When Christian and Sandra Vaughan first met while working for Emirates, they could not have imagined their life together sharing Portuguese food with Gold Coast diners through their food truck Barraca. But there’s been a lot of life experience in between: twenty-five years in the hospitality and wine industries for Christian, a lot of time spent travelling, living in Europe and Africa, moving back to Australia to live, and having a family.
Of Portuguese heritage, Sandra spent much of her early life in Mozambique, taking Christian back there after they met. Sandra’s mother ran some of South Africa’s best Portuguese restaurants, so food was second nature.
“Mozambique is one of the most underrated tourist destinations of the world,” Christian tells us. (To be frank, it had not made it anywhere near my ‘Foodie Bucket List!’) “That’s where Piri Piri comes from. All those shacks on the beach grilling seafood and meat – the food is amazing!”
Now the pair run one of the most kitted out food trucks we’ve seen, ‘freewheeling’ on private property between Burleigh and Southport, as well as catering for functions, private celebrations and events. With their lit up menu and huge TV screen, film of free riding bikes and surfers looping through, there’s ample entertainment during our short wait for food.
Meanwhile, we discuss the logistics of food trucks, their certification (not too much different from that of restaurants).
“Four sinks? Yes, we believe you!”
It’s a mark of dedication that they’ve met permit requirements, after which they can trade from private property by arrangement. Beside logistical considerations, rent is one of the main points of difference between restaurants and food trucks, hence some restaurateurs’ objections.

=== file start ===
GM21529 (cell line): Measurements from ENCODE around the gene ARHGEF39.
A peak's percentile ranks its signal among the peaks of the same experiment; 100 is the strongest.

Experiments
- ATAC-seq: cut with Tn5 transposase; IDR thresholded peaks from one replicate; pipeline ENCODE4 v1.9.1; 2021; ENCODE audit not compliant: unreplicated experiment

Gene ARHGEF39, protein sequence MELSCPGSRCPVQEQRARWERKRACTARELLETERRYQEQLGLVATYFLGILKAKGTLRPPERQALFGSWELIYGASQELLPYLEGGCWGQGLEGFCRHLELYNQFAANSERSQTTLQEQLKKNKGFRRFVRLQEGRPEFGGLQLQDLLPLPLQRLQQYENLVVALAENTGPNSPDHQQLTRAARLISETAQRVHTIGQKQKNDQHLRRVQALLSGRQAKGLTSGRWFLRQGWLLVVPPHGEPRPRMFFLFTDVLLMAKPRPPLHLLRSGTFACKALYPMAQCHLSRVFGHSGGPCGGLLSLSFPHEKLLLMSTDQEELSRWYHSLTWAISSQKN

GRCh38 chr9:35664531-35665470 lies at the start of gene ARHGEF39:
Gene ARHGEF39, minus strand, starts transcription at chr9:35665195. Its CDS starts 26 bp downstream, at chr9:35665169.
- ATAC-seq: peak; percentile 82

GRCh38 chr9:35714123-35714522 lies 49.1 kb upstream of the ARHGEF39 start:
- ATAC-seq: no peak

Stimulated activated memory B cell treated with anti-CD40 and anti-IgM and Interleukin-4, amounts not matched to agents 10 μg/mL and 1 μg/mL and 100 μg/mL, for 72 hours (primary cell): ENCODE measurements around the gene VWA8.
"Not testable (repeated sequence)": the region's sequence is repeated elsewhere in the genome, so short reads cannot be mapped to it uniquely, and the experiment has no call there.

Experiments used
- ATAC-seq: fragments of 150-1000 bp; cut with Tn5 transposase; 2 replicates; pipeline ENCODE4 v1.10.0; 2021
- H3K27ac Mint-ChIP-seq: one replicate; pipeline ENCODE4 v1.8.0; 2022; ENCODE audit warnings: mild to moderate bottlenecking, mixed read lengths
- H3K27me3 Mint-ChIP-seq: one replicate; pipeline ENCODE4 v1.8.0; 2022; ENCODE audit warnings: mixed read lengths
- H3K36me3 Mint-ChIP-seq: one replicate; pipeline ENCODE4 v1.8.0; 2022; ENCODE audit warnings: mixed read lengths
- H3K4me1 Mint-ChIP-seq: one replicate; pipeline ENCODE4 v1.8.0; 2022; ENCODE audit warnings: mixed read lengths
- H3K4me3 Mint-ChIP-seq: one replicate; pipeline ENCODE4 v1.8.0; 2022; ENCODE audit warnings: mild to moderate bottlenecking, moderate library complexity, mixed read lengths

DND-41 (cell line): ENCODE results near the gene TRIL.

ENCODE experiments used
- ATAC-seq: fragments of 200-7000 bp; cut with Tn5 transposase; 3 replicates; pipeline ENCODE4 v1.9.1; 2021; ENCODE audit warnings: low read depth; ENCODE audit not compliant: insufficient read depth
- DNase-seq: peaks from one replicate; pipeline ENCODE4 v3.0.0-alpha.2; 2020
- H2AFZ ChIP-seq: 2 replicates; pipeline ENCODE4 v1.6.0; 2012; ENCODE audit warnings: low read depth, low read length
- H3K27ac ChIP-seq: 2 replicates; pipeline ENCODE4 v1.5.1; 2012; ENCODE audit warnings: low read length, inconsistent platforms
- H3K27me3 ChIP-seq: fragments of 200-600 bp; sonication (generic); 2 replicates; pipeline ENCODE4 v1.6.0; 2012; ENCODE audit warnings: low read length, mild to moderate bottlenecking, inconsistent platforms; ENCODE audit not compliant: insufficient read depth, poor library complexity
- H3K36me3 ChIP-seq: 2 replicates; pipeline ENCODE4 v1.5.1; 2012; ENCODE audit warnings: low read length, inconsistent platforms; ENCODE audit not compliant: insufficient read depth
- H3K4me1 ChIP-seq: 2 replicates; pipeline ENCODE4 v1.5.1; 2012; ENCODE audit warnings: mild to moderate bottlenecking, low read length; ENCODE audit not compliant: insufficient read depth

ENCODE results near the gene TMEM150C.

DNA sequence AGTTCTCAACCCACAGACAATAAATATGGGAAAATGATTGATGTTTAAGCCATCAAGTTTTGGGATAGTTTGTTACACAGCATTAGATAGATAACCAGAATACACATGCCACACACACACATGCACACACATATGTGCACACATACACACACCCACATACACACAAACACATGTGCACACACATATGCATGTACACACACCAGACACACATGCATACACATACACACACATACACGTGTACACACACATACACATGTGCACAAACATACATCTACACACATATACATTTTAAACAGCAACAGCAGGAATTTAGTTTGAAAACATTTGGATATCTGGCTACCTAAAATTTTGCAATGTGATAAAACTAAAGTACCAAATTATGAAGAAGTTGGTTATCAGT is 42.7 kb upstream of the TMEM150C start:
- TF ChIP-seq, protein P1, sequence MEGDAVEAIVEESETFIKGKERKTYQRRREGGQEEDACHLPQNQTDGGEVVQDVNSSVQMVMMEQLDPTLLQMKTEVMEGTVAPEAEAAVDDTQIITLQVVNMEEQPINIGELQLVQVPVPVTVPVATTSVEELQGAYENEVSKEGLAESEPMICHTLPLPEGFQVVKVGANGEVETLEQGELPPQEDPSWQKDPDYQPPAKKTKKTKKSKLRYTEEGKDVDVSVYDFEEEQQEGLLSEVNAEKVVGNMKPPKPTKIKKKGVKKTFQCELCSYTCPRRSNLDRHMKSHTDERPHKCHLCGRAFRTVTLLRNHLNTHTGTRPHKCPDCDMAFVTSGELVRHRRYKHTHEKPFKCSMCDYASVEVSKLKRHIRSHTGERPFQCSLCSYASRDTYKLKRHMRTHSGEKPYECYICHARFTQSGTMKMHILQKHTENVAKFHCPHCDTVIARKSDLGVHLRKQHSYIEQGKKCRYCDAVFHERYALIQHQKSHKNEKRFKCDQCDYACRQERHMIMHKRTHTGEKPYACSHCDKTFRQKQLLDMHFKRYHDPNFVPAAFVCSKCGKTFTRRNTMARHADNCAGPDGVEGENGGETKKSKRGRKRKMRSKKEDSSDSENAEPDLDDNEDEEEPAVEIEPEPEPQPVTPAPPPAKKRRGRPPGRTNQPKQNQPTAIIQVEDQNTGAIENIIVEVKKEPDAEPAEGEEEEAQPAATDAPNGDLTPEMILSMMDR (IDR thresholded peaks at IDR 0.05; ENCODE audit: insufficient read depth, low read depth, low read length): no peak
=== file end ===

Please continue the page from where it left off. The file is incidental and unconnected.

(Council regulations stating that “…stationary roadside vending must not be within a five kilometre radius of a retail shop or other commercial premises which sells or provides the same or similar products or services…” do not apply to footpath vending, which is presently not legal. Permits to sell food in Pratten Park, Broadbeach and Macintosh Island, Main Beach are presently being trialled.)
With only one authentic Portuguese restaurant on the Gold Coast, most of us know little about the cuisine. So, what are the key ingredients of Portuguese food? Good sea salt, lemon, garlic, oregano, smoky paprika, olive oil and chilli, the couple tell us.
“We’re trying to create a different culture around food,” Sandra says as Christian puts together our burgers and skewers, “…food from the heart. Christian is always making this food at home, so we said ‘Why not?’ We even make all our own sauces,” which they’ve toned down a bit for the dining public.
Chicken wings, Piri Piri chicken burgers, rolls filled with marinated pork and slaw, spicy chips, flame-grilled skewers with salad… It’s food familiar to us, just spiced up a little differently. Aromatic and smoky, personally, I’d like a few drops of something hotter, and now Barraca has ramped up the heat with a choice of Moz sauce (short for Mozambique, but it stings like a mosquito)! We understand a Moz burger is on its way as well. At $6 – $14, the price is also on the money. Dinner sorted!
Advertising their locations on Facebook, Barraca parks on properties from Currumbin to Labrador, generator in tow, providing great food, good times, and a little taste of Sandra’s heritage to a locale near you.
Follow Barraca on Facebook to get locations and times. It’s our own Portuguese treasure hunt!
Ph: 0426 603 741